The title kind of tells it all, but it doesn't diminish the crazy finish that transpired at the Twin Ring Motegi track in Japan. In what was a rather ho-hum race, a late gamble created one of the most improbable finishes in American open wheel racing history.


A day later than scheduled, the Indy Japan 300 finally got off the ground Saturday evening in the U.S. (Sunday in Japan time). It started with a bang; Unfortunately for Marco Andretti, that bang was his car crashing into the wall, knocking him out of commission on the first lap. The crash itself raised some concerns about tire temperatures, as air temp in Motegi a little below 60 degrees. Fortunately, his crash was the only one set off by cool tires.

A clear lead pack emerged after the restart, led by Helio Castroneves joined by Scott Dixon, Tony Kanaan, and Dan Wheldon. The second group of cars consisted of the future race winner, Ed Carpenter, and Ryan Hunter-Reay.

The caution came out a second time on lap 48 after Marty Roth got into the wall. Earlier pit stops by Ryan Briscoe, Townsend Bell, and Darren Manning allowed the trio to jump ahead. In particular, Briscoe caught up to the leaders, although he never sniffed at winning.

Vitor Meira caused a third caution on lap 91. Dixon was able to get out of the pits faster than Castroneves, and took the lead.

At this point, the pit stops were lining up a little ahead of the ideal pit schedule. At this point in time, Danica is shuffling between seventh and ninth place, racing mainly with Manning and Bell with Carpenter behind her. On the lap 96 restart, she gets ahead of both Manning and Bell and gets to about 2.5 seconds behind Dixon, but is unable to catch up to the lead pack and settles into sixth place.

On Lap 141 Roger Yasukawa had brake trouble in the frontstretch, bringing out the fourth caution of the race. Everyone pitted as planned, but on lap 148 later three cars came back into pit lane. They were the #3 of Helio Castroneves, the #7 of Danica Patrick, and the #20 of Ed Carpenter. The only logical explanation is that all three teams decided to try and make this stop their last, as no other cars could finish the race if it stayed green throughout. This is not an unusual move, particularly for the Penske and Andretti Green teams - Castroneves a little stranger than Patrick since it tends to be used by weaker team cars (as for Carpenter, his teammate was already out of the race).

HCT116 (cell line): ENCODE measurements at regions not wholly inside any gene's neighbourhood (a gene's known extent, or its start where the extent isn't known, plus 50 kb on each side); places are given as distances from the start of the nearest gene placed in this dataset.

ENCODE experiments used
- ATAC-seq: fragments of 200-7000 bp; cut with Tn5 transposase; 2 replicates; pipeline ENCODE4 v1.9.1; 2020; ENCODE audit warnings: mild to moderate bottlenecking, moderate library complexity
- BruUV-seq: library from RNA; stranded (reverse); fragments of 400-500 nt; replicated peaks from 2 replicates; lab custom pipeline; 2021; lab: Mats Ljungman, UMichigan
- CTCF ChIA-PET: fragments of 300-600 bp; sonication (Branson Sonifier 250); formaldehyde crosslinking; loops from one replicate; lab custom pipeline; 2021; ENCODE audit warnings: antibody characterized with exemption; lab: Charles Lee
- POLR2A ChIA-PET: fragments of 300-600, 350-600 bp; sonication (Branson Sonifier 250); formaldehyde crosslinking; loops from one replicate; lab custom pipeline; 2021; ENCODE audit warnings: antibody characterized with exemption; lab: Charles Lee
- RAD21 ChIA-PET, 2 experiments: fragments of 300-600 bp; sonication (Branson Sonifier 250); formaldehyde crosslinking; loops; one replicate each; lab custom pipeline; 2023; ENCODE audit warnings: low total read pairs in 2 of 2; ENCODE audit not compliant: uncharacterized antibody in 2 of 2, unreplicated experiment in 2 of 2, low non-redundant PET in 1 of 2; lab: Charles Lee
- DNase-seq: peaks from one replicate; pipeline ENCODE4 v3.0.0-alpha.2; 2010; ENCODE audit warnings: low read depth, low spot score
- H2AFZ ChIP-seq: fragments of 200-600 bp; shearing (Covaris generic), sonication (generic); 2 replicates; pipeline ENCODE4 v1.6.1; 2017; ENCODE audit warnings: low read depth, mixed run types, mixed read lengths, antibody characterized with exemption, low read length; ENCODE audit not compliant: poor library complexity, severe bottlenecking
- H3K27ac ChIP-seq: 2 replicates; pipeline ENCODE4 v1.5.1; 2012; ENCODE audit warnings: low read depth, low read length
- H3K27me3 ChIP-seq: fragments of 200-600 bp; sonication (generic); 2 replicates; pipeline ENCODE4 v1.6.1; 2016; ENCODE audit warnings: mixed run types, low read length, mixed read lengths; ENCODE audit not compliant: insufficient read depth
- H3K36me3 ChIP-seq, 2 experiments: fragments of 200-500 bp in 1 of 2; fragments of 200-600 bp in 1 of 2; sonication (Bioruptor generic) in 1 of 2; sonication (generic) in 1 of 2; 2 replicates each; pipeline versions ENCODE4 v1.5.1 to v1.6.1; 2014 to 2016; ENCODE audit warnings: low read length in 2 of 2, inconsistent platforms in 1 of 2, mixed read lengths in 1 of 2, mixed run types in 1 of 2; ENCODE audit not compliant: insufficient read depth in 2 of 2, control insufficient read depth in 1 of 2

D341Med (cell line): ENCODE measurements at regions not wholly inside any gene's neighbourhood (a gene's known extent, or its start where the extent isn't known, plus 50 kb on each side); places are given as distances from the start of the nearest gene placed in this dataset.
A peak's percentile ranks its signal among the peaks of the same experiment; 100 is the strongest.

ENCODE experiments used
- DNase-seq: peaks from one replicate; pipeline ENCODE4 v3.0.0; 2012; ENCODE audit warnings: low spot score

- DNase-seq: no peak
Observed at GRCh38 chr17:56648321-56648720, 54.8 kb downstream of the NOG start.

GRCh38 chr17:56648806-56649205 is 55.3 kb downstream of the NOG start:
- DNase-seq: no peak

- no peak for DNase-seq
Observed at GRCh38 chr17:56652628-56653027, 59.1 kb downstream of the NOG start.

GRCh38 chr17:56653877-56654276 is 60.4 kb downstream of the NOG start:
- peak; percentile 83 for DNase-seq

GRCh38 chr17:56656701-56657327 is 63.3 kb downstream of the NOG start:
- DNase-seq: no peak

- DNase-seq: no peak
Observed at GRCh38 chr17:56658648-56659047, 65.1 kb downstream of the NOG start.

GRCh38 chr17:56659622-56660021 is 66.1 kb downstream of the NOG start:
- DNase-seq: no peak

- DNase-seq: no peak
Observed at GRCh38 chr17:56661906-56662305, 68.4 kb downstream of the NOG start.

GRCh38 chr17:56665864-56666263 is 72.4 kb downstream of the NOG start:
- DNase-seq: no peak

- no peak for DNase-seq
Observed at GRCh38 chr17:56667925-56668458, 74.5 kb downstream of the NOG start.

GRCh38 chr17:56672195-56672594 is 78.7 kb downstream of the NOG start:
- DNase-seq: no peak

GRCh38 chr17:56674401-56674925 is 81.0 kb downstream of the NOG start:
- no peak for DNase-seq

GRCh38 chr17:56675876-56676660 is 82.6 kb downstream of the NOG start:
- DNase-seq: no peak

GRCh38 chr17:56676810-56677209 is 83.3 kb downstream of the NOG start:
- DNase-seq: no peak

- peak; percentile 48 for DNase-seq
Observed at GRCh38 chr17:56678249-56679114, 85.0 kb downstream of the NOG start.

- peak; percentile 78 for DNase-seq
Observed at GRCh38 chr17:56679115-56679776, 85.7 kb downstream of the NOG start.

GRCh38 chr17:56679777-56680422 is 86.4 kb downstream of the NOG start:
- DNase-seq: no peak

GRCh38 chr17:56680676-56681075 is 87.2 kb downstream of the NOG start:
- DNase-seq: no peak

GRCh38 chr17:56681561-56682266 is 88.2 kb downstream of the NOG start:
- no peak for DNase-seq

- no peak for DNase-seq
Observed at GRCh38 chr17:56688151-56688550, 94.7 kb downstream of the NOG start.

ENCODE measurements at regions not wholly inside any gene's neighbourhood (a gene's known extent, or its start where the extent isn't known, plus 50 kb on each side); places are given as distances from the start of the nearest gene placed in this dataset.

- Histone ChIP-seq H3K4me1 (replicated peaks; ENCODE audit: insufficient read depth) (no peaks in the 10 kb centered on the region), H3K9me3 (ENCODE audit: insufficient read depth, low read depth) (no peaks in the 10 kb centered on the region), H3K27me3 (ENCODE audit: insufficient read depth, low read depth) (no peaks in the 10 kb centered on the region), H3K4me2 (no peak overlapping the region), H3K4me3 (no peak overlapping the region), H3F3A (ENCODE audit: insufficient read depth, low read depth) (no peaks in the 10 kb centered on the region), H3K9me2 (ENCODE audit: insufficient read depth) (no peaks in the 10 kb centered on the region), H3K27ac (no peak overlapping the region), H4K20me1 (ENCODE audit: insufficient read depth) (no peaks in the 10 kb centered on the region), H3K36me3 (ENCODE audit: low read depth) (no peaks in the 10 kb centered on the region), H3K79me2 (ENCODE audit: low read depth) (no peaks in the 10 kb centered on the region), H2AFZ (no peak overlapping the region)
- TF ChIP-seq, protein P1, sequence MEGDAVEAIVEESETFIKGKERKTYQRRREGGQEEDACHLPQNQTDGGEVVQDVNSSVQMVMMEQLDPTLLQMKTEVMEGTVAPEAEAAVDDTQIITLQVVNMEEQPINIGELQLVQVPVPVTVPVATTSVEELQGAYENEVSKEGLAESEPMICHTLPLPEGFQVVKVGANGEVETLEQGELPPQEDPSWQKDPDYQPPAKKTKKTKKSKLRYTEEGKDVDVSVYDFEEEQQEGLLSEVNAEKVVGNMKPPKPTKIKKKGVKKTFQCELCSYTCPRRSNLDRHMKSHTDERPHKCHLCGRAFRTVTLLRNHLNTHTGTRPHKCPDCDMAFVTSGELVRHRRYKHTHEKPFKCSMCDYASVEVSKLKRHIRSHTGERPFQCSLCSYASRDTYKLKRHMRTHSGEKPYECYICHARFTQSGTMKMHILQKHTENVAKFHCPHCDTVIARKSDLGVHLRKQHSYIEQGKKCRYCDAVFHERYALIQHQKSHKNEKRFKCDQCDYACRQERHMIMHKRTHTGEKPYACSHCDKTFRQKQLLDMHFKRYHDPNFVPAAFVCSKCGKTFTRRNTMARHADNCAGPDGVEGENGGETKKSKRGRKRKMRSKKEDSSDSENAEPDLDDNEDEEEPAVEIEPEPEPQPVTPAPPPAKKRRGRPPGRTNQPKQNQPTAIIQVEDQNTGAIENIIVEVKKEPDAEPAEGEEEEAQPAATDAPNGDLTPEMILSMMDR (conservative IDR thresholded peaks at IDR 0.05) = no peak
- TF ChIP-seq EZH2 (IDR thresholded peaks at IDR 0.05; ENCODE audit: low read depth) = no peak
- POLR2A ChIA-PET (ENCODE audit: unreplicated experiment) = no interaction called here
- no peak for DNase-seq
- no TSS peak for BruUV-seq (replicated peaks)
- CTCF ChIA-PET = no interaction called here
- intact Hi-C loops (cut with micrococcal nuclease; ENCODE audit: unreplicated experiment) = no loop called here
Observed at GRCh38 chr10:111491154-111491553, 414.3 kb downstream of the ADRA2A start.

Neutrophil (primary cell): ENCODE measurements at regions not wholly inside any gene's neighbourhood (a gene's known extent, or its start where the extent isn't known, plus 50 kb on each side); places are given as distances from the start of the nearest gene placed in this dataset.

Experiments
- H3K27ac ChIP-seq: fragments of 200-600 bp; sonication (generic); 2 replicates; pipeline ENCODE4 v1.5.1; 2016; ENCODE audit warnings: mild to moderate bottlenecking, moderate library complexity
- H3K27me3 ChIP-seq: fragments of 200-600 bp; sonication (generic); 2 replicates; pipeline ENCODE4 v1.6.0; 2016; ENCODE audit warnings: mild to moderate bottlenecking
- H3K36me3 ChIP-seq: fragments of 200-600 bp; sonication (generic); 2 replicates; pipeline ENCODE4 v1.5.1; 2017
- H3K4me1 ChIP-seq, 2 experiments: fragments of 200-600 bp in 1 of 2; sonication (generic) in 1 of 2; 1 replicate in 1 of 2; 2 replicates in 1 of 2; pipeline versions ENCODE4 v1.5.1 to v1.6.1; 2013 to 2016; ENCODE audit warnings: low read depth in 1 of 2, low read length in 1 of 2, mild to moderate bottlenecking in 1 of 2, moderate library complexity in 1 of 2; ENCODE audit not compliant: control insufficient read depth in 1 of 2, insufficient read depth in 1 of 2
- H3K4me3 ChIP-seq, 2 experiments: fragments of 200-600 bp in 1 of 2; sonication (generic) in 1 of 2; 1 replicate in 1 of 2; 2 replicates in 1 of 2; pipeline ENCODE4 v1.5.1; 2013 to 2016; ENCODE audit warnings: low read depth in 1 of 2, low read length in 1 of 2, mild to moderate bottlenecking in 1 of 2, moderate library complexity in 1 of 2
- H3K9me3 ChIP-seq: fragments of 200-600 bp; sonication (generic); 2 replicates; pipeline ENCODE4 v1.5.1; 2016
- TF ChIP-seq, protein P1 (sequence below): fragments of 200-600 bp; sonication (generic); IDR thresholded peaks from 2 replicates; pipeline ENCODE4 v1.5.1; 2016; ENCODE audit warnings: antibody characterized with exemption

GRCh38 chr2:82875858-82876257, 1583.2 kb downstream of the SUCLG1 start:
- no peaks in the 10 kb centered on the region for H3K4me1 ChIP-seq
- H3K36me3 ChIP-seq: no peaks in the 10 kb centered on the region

On the restart, Dixon started to get a lead on the rest of the field. Among the three most recent pitters, Carpenter got ahead of Castroneves to take lead of their group. Meanwhile, Danica fell well back of the two, the result of a poor restart. She would fall back as far as eighth, although the guys she was running with all had to pit under green.

The key to the race became clear: Green Flag racing the rest of the way, or a caution to save Dixon's day?

Eventually as the laps began to wind down, cars began to pit. The first to go was Ryan Hunter-Reay, who had charged all the way to fourth after the restart. Surprisingly, it would be Carpenter in next. The team had been running lots of downforce on the car, but it cost the team the fuel mileage to get its first win. Soon the lead pack of Dixon, Kanaan, and Wheldon came in. On lap 197, this left Helio in front, followed by Danica. Once the stops were over, Dixon came in third, followed by Wheldon and Kanaan.

Just as it looked like Helio was going to cruise to victory, one lap after taking the lead Castroneves gave it up. He slowed down, and Danica charged past him. The question now became if either had enough Ethanol to finish, which for both was a yes. She only led the last three laps, but it was enough to seal the win.

A lot of credit for Danica Patrick's win goes to Kyle Moyer, her race strategist and the man responsible for the pit decision. However, a whole heap of credit goes to the driver as well. It may have been better that Danica did not keep up with Helio and Ed after the last restart. It likely made her capability to finish the race a lot easier than that of Helio. They played more conservatively with fuel during that lap 150-175 area, and instead when for it at the end of the race.

In some ways though, the win did not have the best time. By being the Japan race, it was not shown at a prime hour. Because of the postponement yesterday, it was on at a better time than originally schedule (winning around midnight ET vs. 2 am); however the race was on ESPN Classic. It will be replayed this morning on ESPN or ESPN2, so I wonder what the ratings will be for the replay knowing the result. Still, it is a positive that it happened before Indy, since it will help bring some buzz to that event. Obviously for Danica, the timing was wonderful, since it means she no longer has to deal with the whole "when are you going to win" question.

After Motegi, the series points currently see Helio Castroneves in first place by a sizeable (at least 3 races in) margin, followed by Scott Dixon and Danica Patrick. The week's points are still not complete, since they also have the Long Beach race to factor in, although the top 3 should remain the same unless Graham Rahal wins at Long Beach.

The win makes Danica the first female to win the an IndyCar event, but it is also the highest level at which a female driver has won in open wheel racing. Time to bask in glory will be short-lived however, as next Sunday the whole crew will be in Kansas.

Top 10

  1. Template:Flagicon Danica Patrick
  2. Template:Flagicon Helio Castroneves
  3. Template:Flagicon Scott Dixon
  4. Template:Flagicon Dan Wheldon
  5. Template:Flagicon Tony Kanaan
  6. Template:Flagicon Ed Carpenter
  7. Template:Flagicon Ryan Hunter-Reay
  8. Template:Flagicon Darren Manning
  9. Template:Flagicon Ryan Briscoe
  10. Template:Flagicon Townsend Bell

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